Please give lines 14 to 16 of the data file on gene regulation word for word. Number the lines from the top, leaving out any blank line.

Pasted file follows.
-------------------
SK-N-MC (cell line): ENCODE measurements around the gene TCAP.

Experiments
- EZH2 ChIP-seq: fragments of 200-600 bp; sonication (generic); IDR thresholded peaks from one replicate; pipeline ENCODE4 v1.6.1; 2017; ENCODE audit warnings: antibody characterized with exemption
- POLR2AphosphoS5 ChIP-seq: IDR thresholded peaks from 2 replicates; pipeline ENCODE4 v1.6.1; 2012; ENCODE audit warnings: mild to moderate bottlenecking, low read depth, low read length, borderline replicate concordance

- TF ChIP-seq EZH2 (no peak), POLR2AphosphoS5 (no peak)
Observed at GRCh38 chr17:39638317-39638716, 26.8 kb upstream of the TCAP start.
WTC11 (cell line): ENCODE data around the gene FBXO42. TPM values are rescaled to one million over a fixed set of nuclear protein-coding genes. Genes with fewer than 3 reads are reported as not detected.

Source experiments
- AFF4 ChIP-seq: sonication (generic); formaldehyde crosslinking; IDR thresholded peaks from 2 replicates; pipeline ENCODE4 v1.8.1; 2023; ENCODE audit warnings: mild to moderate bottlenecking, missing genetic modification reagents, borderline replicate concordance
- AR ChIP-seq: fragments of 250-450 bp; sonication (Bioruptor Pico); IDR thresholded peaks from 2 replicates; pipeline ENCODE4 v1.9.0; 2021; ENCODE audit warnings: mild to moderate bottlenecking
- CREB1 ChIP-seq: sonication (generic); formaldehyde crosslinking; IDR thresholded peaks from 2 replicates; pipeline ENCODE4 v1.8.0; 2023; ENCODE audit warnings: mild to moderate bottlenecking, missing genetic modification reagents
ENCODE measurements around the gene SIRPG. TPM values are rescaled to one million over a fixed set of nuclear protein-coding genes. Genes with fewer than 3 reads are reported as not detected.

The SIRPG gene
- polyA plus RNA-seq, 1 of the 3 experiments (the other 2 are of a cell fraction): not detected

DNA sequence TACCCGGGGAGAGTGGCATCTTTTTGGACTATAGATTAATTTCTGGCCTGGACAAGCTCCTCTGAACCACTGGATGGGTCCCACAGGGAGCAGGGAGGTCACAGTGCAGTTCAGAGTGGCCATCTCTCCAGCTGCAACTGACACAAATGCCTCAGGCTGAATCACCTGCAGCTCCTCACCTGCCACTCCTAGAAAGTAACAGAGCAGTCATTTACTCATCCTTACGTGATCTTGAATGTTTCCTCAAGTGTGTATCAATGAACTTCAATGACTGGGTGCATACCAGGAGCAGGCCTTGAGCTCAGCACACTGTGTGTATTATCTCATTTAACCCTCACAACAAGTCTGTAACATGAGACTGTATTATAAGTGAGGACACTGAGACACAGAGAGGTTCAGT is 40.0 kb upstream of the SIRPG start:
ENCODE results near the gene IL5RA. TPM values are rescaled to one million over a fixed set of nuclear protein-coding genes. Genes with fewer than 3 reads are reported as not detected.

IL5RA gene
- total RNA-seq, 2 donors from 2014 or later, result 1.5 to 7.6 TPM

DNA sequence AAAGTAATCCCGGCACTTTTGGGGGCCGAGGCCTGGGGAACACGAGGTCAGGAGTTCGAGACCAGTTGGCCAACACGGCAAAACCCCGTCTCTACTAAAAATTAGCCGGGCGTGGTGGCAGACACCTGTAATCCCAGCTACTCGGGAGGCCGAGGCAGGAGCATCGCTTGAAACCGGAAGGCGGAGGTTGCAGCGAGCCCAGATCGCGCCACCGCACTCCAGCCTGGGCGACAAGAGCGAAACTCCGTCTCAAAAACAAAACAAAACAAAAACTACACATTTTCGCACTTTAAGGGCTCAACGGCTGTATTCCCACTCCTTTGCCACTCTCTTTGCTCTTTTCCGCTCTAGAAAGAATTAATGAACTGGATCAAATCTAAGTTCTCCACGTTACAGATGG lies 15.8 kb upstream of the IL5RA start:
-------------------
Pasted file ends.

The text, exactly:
- polyA plus RNA-seq, 1 of the 3 experiments (the other 2 are of a cell fraction): not detected

DNA sequence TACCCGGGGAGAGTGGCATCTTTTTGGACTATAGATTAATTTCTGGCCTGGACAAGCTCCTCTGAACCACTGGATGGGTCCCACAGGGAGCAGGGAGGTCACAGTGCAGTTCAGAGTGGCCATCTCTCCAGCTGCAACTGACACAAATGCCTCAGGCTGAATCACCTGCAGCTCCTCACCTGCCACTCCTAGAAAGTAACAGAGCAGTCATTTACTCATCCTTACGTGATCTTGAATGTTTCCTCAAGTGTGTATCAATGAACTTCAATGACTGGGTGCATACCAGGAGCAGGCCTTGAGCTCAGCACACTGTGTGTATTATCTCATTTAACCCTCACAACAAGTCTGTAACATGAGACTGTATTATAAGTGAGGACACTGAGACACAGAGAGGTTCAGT is 40.0 kb upstream of the SIRPG start:
ENCODE results near the gene IL5RA. TPM values are rescaled to one million over a fixed set of nuclear protein-coding genes. Genes with fewer than 3 reads are reported as not detected.